Top Jan. 6 witness Hutchinson: Trump should be nowhere near Oval Office again
Cassidy Hutchinson testifying before the Jan. 6 Committee. | Jacquelyn Martin/AP

NEW YORK—Former Republican White House denizen Donald Trump is so dangerous to democracy that he “should be nowhere near the Oval Office again,” says Cassidy Hutchinson, the former top Trump insider turned top Jan. 6 committee witness.

In an extended interview on MSNBC, Hutchinson, top aide to Trump’s last chief of staff, Mark Meadows, said it’s because Trump “cares more about authoritarian rule than he does about the rule of law. He doesn’t care about preserving our Constitution. He cares about leveraging it for his own power and his own gain.

“If he is elected again I don’t think we’ll be voting under the same Constitution that we would be if Joe Biden is elected in 2024.

“If we look at this next election and want our country to survive, we have to think about who has the character, integrity, and grit to carry our country through this troubled time–and that person isn’t Donald Trump.

“We’re fighting for our democracy in 2024, where one of the candidates is going to sustain our democracy and the other is going to let it die.”

Hutchinson has rejoined a small field of other Republicans, led by former Rep. Liz Cheney, R-Wyo., who have recently spoken out about the menace of a second Trump term. Cheney was the House Jan. 6 committee’s co-chair.

Both Hutchinson and Cheney have been disappointed by their former colleagues’ fealty to Trump, with Cheney adding Republicans have a particular duty to speak up because their party created the menace to democracy.

“We, Democrats, independents and Republicans, have to work together [and] vote together to ensure Donald Trump is not the lesser of two evils,” she told MSNBC’s Rachel Maddow. “He is a completely unfit man for office and he has already shown us what he can do. He can never be near the Oval Office again.

Can’t count on them

“We cannot count on a majority of Republicans to do the right thing,” she warned.

Trump himself telegraphed his plans. Thrown a softball question by a notorious right-wing Fox host, virtually inviting him to say he would not become a dictator, Trump didn’t take it.

Followed by frenzied yowls from a pro-Trump studio mob, Trump declared he “would be a dictator—on the first day.”

The response from Cheney, Hutchinson, and MSNBC interviewer Jen Psaki, once White House press secretary under Biden, can be summarized as “believe him and not just for the first day.”

Trump and his staffers have also telegraphed their authoritarian plans in other ways, both in written plans being prepared for a new Trump regime and in statements by prospective top staffers.

“He will take those people who were the most radical, the most dangerous, and put them in positions of supreme power,” Cheney warns. She particularly cites the case of former Gen. Mike Flynn, who publicly proposed sending troops to key states after the 2020 balloting “to rerun the election.”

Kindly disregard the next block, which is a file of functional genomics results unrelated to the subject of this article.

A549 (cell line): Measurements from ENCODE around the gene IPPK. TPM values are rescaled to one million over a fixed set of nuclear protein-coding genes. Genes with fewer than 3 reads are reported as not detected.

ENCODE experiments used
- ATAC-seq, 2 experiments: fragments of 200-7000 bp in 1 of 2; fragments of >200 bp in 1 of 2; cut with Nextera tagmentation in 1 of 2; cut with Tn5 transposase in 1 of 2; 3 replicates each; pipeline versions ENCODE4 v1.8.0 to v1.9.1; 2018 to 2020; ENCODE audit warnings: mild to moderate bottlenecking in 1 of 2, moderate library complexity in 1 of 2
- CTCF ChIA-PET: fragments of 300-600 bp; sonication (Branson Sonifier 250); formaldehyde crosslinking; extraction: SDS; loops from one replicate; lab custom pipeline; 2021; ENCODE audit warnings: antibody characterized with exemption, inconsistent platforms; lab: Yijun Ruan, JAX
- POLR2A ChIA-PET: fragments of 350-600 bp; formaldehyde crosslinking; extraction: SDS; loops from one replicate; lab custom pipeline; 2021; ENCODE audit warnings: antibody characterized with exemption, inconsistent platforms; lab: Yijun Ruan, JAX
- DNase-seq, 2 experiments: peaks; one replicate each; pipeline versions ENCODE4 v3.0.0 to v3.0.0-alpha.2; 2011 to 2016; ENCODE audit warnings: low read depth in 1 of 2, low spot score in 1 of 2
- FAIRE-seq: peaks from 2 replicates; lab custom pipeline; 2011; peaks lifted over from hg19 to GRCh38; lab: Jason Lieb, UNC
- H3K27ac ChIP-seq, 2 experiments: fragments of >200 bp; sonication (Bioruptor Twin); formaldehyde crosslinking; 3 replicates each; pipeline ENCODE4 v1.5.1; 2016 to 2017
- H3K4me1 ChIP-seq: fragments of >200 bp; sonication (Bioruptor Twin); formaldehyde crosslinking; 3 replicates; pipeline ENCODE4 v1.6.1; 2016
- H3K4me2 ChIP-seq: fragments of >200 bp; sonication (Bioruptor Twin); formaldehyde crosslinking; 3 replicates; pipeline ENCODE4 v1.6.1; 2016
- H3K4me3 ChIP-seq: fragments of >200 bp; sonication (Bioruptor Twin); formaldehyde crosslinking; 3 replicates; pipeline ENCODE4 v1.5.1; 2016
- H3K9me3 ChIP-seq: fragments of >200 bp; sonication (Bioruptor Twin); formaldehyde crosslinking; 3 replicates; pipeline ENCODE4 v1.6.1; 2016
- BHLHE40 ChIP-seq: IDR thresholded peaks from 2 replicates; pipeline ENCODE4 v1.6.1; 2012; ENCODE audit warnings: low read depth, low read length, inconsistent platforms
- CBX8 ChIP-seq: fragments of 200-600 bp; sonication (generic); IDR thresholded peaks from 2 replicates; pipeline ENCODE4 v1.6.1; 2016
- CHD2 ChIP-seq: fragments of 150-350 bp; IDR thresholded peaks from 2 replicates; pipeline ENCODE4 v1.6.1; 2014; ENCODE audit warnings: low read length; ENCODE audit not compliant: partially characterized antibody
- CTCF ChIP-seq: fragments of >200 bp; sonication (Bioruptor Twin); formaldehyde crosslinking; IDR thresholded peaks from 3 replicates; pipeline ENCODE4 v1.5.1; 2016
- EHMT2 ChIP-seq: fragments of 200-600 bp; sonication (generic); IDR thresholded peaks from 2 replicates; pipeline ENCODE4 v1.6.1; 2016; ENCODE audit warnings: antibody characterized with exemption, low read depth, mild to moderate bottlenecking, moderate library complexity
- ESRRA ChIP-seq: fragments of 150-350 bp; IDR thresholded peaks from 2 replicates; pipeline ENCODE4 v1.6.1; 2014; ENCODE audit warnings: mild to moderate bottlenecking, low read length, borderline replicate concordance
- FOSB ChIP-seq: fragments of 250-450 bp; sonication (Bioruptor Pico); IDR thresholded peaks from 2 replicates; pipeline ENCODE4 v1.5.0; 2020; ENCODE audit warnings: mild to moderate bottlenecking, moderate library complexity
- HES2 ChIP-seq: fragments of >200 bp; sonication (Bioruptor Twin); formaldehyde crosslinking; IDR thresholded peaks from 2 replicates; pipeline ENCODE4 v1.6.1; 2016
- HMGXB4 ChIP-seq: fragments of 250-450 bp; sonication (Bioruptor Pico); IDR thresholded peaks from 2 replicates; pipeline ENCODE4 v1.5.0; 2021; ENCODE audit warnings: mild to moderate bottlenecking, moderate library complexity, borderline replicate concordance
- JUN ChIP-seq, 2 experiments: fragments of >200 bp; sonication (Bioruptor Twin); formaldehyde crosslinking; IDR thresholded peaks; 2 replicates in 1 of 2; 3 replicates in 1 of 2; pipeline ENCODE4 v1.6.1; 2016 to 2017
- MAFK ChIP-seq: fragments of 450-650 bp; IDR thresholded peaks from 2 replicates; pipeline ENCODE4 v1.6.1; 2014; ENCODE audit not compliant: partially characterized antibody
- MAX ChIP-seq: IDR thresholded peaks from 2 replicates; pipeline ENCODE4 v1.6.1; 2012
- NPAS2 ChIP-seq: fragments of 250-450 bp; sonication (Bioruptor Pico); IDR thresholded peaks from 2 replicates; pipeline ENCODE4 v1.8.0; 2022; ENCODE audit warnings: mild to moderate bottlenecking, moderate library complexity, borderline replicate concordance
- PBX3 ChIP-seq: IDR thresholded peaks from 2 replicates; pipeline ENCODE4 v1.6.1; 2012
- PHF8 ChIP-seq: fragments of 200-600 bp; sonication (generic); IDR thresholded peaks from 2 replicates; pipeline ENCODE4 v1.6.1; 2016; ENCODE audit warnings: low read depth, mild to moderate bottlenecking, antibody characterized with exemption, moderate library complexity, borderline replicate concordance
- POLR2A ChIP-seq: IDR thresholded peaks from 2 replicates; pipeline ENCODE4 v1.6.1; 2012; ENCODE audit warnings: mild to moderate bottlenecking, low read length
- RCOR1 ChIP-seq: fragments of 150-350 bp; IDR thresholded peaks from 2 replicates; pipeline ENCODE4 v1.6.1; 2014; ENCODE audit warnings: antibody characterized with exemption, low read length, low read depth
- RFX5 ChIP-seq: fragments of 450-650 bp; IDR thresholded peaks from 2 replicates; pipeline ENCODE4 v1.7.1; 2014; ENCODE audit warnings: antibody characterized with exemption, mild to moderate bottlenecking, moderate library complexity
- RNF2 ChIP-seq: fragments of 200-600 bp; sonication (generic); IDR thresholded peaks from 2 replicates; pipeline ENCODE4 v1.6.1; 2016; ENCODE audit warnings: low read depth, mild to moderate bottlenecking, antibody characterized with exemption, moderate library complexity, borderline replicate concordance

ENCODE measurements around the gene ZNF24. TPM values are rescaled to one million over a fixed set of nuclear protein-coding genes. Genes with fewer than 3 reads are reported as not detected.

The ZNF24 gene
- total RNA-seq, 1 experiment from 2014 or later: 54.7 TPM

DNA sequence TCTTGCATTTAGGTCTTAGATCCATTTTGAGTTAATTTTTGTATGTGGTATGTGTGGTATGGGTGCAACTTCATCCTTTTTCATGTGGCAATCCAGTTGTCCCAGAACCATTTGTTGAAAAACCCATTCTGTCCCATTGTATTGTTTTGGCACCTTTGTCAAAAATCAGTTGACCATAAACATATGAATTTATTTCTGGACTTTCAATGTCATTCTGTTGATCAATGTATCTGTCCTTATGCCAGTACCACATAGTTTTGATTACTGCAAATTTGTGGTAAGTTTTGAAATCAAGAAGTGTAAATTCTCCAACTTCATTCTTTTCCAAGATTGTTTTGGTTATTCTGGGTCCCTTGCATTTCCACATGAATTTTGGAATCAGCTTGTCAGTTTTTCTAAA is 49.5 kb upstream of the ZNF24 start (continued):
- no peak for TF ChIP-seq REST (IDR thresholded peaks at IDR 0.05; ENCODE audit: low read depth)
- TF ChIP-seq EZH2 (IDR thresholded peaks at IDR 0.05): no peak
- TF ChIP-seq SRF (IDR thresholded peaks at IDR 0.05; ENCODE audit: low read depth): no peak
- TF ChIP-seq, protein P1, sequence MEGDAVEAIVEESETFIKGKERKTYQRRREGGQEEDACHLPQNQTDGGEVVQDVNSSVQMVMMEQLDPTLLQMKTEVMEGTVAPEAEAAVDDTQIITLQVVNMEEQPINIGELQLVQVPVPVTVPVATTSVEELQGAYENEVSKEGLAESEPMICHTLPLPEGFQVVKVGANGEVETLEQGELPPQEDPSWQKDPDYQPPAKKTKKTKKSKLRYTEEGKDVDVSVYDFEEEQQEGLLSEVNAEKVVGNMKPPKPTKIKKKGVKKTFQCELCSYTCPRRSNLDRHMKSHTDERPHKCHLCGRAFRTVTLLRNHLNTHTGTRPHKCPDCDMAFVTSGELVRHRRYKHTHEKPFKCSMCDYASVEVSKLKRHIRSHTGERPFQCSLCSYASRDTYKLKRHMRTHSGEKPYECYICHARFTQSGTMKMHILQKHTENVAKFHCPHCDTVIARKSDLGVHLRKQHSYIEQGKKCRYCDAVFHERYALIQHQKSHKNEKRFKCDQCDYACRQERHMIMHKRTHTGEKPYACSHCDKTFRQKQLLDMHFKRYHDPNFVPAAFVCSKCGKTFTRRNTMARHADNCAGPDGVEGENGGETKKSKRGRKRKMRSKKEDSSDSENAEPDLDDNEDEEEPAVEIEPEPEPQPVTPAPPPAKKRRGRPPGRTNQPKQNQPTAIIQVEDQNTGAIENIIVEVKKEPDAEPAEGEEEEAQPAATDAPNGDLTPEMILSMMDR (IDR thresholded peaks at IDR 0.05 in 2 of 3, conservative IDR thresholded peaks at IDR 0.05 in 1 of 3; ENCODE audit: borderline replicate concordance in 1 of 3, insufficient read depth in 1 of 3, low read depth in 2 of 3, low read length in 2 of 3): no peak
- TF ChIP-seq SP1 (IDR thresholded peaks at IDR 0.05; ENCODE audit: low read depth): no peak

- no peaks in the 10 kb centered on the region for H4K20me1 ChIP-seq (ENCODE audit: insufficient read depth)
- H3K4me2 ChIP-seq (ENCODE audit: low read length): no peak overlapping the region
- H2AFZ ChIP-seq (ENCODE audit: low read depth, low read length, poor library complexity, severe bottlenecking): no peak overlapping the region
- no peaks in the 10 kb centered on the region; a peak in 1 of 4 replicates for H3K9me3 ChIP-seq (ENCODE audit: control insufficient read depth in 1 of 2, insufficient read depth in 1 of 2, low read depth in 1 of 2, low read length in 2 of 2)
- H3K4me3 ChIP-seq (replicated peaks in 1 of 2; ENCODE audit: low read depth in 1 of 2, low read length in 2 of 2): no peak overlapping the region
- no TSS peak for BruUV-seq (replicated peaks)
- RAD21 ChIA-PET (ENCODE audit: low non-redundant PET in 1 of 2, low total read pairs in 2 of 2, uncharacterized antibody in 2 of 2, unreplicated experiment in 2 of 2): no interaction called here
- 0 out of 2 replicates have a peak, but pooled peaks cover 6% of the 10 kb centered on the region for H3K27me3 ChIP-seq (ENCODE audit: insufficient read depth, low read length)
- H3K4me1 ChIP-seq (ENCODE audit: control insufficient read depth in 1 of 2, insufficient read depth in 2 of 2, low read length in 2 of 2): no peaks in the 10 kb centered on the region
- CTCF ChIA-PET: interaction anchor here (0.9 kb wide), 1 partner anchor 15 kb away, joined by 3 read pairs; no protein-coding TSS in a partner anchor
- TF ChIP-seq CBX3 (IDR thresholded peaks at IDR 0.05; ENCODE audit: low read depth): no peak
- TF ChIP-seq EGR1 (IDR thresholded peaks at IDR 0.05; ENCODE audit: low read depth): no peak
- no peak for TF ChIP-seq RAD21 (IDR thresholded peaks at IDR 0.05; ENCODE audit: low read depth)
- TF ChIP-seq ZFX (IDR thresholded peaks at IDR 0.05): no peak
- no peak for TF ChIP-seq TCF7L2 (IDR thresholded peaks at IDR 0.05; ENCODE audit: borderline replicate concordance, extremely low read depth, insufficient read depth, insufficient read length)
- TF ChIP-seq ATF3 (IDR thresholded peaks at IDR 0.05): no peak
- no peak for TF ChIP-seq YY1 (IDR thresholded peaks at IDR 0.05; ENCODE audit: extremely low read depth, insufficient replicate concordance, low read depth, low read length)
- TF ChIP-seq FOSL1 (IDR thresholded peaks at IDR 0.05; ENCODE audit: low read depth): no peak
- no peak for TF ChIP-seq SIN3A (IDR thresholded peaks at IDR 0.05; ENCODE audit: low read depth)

Another top Trumpite declared that when he becomes a top Cabinet official, he’ll use the power Trump gives him to declare war on “enemies in the media,” mount a frontal attack on constitutional rights, and “root out” tens of thousands of top career federal workers, replacing them with Trump denizens, under a special civil service Schedule F which basically reinstates the spoils system.

Trump tried that in the waning days of his prior term. Biden immediately bounced it.  But what the top Trumpite didn’t say is that Trump had not only planned to dismantle worker protections in the public sector but the private sector, too.

And a historical warning of what Trump is like came the month before, in a brief interview, also on MSNBC, with Gov. J.B. Pritzker, D-Ill., after Trump labeled his opponents “vermin.”

Pritzker, one of three Jewish-American governors, compared Trump’s plans to Hitler’s actions, though he didn’t use the German Nazi’s name:

“In Germany in the 30s, people that they [the Nazis] didn’t want to have power, people they wanted to separate and segregate, they began calling them immigrants—even people who had been in Germany for generations. Jews who were doctors, lawyers, in government at the time, became known as immigrants. This is a way to segregate people, and then dehumanize them—and then they did in fact dehumanize them, and then kill them.

“I don’t know where this going with Donald Trump, but to those of us who know the history of Europe,” such as himself, “I’m deeply concerned about his predilection for revenge.”

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Mark Gruenberg
Mark Gruenberg

Award-winning journalist Mark Gruenberg is head of the Washington, D.C., bureau of People's World. He is also the editor of the union news service Press Associates Inc. (PAI). Known for his reporting skills, sharp wit, and voluminous knowledge of history, Mark is a compassionate interviewer but tough when going after big corporations and their billionaire owners.